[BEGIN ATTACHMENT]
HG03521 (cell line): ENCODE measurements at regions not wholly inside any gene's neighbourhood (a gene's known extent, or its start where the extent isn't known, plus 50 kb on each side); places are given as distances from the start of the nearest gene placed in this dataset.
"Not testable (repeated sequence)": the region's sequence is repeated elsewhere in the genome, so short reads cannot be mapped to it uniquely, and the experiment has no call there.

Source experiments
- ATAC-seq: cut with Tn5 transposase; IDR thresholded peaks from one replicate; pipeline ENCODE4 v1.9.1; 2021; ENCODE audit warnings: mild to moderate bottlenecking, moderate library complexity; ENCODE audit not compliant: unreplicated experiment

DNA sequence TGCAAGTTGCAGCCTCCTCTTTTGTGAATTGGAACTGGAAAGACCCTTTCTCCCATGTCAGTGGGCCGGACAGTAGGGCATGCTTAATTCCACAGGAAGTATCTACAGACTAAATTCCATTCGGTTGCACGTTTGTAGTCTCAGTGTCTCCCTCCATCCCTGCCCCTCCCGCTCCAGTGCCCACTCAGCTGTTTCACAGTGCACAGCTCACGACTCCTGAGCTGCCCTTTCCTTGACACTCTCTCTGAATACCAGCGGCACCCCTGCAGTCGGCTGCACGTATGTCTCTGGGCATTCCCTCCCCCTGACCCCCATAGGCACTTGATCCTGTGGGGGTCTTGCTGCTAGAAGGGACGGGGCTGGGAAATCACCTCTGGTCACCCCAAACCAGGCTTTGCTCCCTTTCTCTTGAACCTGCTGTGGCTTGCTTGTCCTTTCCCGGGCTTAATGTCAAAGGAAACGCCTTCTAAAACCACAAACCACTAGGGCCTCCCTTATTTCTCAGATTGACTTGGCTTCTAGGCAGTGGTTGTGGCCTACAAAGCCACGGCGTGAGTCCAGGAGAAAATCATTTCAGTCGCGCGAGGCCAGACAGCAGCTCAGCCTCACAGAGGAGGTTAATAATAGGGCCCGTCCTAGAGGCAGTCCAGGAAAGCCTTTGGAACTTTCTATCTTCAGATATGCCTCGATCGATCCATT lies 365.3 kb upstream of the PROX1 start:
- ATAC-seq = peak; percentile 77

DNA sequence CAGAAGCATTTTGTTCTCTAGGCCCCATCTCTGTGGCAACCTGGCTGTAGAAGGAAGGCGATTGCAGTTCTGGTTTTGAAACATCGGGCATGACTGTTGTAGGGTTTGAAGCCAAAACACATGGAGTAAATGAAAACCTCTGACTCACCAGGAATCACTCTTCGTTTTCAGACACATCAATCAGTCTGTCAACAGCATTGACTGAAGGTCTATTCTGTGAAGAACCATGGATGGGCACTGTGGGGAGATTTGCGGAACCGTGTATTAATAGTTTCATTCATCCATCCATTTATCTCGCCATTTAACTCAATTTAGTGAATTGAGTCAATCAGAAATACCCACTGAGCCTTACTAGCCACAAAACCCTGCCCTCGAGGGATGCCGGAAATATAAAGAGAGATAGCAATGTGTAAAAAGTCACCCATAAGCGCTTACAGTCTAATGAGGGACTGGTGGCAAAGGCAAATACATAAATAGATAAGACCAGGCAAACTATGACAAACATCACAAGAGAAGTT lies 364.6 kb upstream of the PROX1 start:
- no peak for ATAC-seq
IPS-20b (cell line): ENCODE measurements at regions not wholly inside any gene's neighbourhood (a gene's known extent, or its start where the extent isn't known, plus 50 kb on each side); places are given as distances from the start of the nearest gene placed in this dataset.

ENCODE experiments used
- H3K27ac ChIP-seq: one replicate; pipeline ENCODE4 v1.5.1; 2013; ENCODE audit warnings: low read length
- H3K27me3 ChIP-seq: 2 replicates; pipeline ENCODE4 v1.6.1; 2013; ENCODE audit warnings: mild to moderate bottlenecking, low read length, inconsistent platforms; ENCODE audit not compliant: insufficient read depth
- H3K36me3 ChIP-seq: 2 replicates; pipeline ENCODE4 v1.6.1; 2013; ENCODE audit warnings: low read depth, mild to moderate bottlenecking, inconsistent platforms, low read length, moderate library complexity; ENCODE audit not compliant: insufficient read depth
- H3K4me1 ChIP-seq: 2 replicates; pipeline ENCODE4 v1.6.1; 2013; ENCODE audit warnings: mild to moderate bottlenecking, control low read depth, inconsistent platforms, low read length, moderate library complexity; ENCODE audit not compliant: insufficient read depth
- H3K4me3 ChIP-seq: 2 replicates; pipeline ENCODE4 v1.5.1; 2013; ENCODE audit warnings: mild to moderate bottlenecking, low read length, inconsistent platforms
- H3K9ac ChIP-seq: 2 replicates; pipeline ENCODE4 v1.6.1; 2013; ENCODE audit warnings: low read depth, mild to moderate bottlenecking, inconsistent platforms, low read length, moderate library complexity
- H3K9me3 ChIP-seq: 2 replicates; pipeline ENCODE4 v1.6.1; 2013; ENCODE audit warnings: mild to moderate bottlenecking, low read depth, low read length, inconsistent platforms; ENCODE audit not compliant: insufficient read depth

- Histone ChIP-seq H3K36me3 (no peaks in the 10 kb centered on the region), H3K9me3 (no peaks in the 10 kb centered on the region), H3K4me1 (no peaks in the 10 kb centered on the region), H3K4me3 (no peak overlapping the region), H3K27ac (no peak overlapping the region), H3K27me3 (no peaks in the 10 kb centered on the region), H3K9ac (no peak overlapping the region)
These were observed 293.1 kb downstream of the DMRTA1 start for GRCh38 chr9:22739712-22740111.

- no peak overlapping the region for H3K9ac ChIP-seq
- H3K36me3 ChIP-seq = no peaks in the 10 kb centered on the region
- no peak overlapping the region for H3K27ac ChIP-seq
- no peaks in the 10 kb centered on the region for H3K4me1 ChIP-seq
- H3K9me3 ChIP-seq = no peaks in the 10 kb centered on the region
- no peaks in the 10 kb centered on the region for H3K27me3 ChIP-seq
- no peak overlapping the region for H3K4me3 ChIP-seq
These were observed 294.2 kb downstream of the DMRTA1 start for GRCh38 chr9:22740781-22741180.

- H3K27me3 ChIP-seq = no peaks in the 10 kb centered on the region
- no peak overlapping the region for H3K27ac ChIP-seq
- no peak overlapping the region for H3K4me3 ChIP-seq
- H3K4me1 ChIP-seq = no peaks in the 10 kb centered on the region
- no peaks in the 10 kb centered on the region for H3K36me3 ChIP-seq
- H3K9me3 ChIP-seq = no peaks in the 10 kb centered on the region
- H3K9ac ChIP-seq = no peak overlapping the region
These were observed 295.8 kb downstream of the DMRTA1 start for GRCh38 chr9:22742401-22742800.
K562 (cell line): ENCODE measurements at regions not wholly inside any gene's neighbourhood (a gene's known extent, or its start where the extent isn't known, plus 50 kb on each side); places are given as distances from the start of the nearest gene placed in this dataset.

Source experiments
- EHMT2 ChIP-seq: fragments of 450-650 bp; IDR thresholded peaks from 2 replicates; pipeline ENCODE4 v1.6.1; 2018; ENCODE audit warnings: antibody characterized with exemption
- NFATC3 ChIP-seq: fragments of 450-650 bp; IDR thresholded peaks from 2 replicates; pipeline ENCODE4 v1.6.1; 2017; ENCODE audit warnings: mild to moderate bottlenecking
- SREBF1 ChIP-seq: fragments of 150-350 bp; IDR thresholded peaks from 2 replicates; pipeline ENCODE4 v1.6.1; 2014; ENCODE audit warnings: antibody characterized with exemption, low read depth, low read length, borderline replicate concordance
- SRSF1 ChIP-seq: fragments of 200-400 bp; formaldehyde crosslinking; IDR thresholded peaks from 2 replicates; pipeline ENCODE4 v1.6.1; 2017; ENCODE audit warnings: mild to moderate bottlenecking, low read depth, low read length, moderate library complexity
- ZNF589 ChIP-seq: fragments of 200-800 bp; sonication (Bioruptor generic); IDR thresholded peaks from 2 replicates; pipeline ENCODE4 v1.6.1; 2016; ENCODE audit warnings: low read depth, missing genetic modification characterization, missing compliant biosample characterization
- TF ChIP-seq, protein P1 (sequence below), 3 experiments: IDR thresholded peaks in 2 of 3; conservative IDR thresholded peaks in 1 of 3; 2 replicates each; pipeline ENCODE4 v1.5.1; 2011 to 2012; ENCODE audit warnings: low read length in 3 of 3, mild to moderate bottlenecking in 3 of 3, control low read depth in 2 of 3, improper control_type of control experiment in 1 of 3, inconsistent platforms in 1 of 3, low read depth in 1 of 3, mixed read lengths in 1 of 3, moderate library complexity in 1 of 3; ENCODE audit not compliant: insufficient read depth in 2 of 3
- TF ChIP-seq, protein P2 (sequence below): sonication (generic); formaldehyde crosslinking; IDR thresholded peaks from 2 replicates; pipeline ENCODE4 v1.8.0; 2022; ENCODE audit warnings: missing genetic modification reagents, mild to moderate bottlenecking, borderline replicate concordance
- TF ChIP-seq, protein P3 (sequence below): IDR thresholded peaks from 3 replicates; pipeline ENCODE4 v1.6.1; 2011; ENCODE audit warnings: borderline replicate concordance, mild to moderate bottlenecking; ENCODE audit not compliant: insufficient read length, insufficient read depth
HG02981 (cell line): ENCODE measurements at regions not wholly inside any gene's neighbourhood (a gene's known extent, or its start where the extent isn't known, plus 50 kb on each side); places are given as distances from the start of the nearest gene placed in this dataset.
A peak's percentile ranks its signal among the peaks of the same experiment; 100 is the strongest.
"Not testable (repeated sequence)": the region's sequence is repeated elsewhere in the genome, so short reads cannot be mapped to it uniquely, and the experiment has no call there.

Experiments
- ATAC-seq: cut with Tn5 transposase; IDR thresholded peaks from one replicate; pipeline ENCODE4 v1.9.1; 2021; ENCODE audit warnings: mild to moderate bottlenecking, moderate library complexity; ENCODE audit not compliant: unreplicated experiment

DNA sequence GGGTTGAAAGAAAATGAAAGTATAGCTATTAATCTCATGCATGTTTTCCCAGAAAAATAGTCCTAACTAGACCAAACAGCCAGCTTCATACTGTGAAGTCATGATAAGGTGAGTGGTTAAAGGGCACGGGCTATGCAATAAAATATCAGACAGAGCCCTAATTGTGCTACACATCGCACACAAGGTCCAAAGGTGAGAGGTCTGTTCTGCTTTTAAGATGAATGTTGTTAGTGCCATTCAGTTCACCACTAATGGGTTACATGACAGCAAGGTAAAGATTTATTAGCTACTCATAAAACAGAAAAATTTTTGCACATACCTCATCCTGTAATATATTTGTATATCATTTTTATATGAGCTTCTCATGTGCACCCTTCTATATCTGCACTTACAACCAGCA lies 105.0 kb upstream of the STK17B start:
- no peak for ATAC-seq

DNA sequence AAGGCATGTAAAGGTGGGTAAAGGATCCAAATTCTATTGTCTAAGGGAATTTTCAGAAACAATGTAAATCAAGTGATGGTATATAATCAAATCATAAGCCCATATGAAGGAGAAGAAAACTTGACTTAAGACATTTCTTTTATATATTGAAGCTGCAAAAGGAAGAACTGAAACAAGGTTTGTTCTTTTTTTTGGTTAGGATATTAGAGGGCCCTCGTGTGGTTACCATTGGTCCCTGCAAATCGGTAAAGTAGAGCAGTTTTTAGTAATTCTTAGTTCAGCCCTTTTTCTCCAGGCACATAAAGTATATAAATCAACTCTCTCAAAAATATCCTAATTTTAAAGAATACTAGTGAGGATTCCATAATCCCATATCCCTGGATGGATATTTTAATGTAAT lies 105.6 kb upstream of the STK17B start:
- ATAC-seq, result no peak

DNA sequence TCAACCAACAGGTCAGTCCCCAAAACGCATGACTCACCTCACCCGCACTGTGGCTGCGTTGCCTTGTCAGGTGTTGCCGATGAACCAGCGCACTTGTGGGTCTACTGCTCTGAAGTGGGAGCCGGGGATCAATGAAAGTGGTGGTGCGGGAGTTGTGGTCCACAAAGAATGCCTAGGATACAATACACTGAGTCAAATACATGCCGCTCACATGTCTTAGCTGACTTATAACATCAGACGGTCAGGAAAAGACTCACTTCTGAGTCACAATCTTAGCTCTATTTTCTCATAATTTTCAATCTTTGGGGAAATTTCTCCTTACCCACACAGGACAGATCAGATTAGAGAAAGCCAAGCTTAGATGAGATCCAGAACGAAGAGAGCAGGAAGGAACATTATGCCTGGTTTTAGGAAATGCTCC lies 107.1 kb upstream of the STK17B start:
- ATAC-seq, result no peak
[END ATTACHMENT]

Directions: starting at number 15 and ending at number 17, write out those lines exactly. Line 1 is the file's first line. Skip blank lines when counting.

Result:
- H3K4me3 ChIP-seq: 2 replicates; pipeline ENCODE4 v1.5.1; 2013; ENCODE audit warnings: mild to moderate bottlenecking, low read length, inconsistent platforms
- H3K9ac ChIP-seq: 2 replicates; pipeline ENCODE4 v1.6.1; 2013; ENCODE audit warnings: low read depth, mild to moderate bottlenecking, inconsistent platforms, low read length, moderate library complexity
- H3K9me3 ChIP-seq: 2 replicates; pipeline ENCODE4 v1.6.1; 2013; ENCODE audit warnings: mild to moderate bottlenecking, low read depth, low read length, inconsistent platforms; ENCODE audit not compliant: insufficient read depth